PHOENIX – Zac Taylor and the Cincinnati Bengals’ team brass are gathered in Arizona for the next few days for the NFL’s annual league meetings.
AFC coaches spoke to the media to start the week before heading to meetings.
Taylor fielded questions on several topics, including the latest on quarterback Joe Burrow’s contract negotiations, where the team stands with Jonah Williams’ trade request, expectations at tight end and running back and more.
Let’s dive in.
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The latest update on Joe Burrow’s contract negotiations
When the 2022 season concluded, the Bengals shifted to the biggest focus of the offseason – a new contract for Burrow.
At the NFL combine, Bengals director of personnel Duke Tobin said the deal was not done yet. Taylor offered a similar sentiment on Monday and reiterated that while he’s involved, this isn’t something that he controls.
“I know that they’ve started and we’ll see where they go,” Taylor said. “I don’t know what the timeline is gonna be, but not my job, fortunately.”
Burrow is expected to land a mega-deal at some point this offseason. A contract extension of this magnitude requires a lot of moving pieces. Burrow’s agent and Cincinnati’s front office have started the negotiation process but aren’t there yet on the final decision.
It’s unclear at the moment what Burrow is looking for in this next contract. Bengals owner Mike Brown hinted that he liked the way the Chiefs structured Patrick Mahomes’ deal in the number of years the contract extends over. Mahomes signed a 10-year deal worth $450 million in 2020, giving him an average annual value of $45 million.
It’s one thing for the Bengals to say they want to model this new deal in a similar way, but it’s not a one-sided process. Burrow and his agent have to agree to it.
Burrow is currently making $9 million heading into the fourth season of his rookie deal. It’s likely he will be the highest-paid quarterback when his new deal is done.
If the contract extension doesn’t happen before the NFL draft at the end of April, expect it to happen before or during training camp. Deadlines spur action in these scenarios and although there’s no deadline, per se, for this deal to be done before the season, it’s highly unlikely Burrow enters Week 1 without a new deal. The NFL deadline to have guaranteed money deposited for players is March 30. A deal happening after that date would push the guaranteed money to next year.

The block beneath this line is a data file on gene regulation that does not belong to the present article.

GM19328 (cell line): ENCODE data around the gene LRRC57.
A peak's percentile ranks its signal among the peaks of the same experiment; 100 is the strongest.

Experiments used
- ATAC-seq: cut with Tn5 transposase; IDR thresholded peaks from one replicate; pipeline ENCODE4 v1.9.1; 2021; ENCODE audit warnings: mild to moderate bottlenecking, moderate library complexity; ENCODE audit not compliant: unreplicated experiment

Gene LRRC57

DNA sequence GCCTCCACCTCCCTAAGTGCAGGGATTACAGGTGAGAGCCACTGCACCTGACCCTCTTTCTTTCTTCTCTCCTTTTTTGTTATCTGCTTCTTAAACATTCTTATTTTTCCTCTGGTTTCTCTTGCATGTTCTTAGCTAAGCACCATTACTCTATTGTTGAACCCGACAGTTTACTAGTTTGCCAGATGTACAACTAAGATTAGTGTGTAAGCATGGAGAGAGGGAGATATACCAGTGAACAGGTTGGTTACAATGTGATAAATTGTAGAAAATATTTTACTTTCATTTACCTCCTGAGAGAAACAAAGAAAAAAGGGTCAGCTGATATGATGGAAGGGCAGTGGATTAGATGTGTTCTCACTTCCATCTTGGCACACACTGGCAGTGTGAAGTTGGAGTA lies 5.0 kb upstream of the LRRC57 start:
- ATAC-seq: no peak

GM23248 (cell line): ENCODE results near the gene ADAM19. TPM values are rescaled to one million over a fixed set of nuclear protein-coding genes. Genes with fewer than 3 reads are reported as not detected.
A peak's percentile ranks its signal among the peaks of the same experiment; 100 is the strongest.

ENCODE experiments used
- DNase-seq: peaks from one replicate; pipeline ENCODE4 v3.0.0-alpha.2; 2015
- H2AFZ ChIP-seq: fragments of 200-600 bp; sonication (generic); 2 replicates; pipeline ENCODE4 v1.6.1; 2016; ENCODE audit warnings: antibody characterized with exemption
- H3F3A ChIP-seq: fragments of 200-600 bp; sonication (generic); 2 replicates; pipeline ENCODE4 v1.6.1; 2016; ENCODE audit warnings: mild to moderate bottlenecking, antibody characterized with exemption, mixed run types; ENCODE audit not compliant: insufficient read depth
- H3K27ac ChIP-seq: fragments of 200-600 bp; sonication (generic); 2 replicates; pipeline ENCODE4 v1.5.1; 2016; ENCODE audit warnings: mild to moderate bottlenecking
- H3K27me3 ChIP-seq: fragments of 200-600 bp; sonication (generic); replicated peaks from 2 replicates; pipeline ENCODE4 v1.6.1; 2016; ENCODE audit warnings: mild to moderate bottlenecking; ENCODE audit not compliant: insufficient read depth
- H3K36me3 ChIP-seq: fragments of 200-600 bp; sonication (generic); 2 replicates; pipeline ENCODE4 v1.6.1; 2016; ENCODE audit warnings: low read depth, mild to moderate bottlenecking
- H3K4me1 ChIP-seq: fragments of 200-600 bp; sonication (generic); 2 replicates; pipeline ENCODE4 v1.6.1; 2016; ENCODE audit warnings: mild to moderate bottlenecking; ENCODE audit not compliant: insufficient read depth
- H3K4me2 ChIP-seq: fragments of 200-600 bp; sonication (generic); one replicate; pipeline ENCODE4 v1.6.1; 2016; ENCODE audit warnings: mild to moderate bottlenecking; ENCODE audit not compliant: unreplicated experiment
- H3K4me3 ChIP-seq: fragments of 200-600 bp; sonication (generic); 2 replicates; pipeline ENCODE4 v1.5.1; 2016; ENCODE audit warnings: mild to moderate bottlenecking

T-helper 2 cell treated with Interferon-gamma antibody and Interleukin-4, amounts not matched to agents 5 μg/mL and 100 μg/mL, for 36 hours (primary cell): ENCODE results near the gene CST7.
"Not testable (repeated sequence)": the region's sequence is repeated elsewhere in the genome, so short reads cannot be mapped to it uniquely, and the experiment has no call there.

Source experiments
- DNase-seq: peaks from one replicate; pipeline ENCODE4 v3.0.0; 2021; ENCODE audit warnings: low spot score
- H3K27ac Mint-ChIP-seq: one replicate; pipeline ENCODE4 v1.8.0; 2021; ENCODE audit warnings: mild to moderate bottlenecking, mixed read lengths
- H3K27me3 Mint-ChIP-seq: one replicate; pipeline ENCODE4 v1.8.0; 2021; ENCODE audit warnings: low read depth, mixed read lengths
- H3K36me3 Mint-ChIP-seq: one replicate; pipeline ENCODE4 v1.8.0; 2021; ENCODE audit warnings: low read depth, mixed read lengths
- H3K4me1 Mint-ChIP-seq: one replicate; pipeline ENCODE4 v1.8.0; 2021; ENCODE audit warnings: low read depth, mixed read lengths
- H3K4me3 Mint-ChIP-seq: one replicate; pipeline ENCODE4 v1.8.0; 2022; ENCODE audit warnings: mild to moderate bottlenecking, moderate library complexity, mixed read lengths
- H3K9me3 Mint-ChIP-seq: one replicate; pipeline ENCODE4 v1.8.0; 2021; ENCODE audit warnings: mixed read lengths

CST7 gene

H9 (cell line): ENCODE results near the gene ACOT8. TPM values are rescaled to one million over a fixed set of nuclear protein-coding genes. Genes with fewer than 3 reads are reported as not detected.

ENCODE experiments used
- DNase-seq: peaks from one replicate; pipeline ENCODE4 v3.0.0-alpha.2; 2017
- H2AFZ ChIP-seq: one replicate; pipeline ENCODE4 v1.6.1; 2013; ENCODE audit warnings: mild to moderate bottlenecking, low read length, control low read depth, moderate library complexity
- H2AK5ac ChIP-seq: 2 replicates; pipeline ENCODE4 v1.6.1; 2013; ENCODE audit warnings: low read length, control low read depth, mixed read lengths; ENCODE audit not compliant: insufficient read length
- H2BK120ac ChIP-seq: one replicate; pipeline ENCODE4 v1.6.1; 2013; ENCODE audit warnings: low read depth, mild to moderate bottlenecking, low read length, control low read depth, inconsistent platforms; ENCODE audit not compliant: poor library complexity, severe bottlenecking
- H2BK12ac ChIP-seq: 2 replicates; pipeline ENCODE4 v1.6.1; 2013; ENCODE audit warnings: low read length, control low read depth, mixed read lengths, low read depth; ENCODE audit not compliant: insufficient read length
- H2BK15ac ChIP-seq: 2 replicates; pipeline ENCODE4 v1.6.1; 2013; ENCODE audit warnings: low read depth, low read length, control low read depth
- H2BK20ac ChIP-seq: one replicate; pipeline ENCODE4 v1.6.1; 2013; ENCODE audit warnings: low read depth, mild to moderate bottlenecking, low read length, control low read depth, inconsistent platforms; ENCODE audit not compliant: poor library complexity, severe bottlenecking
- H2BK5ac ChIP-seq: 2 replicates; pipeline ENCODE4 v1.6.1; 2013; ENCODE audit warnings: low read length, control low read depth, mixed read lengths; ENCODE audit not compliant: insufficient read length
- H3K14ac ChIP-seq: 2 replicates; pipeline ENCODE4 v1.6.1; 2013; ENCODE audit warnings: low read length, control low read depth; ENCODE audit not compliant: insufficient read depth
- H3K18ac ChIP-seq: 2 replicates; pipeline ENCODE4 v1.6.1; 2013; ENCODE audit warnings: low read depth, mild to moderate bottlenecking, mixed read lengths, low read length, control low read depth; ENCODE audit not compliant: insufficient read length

Taylor doesn’t foresee Burrow’s negotiations delaying other new deals for key players.
Wide receiver Tee Higgins and linebacker Logan Wilson are eligible for extensions before the upcoming season.
“I think we’ve got a lot of guys that want to be here and they like what we’re all about,” Taylor said. “So it’s impossible for me to speak for those guys but I just know what I see in the building is a bunch of guys that like being around each other and that like being Cincinnati Bengals and that excites me.”
‘We’ve got plans’: What’s the plan at tight end?
The Bengals are without a starting tight end at the moment. Devin Asiasi is the lone tight end on the roster. Hayden Hurst departed in free agency and Mitchell Wilcox and Drew Sample, two of the reserves behind Hurst in 2022, have not been re-signed by the team.
Taylor understands the questions about the position but insists they’re not aiming for a total reboot.
“We’re just taking it slowly right now,” he said. “But we’ve got plans. We talk about it every day. I feel good about where it’s going to end up. I can see from the outside perspective there’s only a couple guys in there that were really practice squad players and Devin, who was on the roster at cuts, but I feel really comfortable with where we’re gonna end up there. It’ll get there eventually.
It’s almost certain the Bengals will draft a tight end at some point in the NFL draft. This year’s draft class is particularly loaded at this point, which gives Cincinnati the luxury of not having to overspend for one in free agency. The Bengals have the No. 28 overall pick in the NFL draft this year.
Do the Bengals want to trade Jonah Williams?
After the Bengals made the shocking signing of left tackle Orlando Brownwithin days, Jonah Williams requested a trade.
With the acquisition of Brown, Williams is being asked to play right tackle for the Bengals. Williams, 25, is entering the final year of his deal with Cincinnati and wants to remain a left tackle.
Taylor was asked specifically if he expects Williams to be on the team in the upcoming season.
“And until,” he said. “I like everything about Jonah. I’m excited to see him come in and compete at right tackle.”
If Williams isn’t traded, the Bengals expect former second-round pick Jackson Carman to compete for the job. Taylor was especially pleased with Carman’s maturation and performance in the playoffs when he was thrust into a starting role.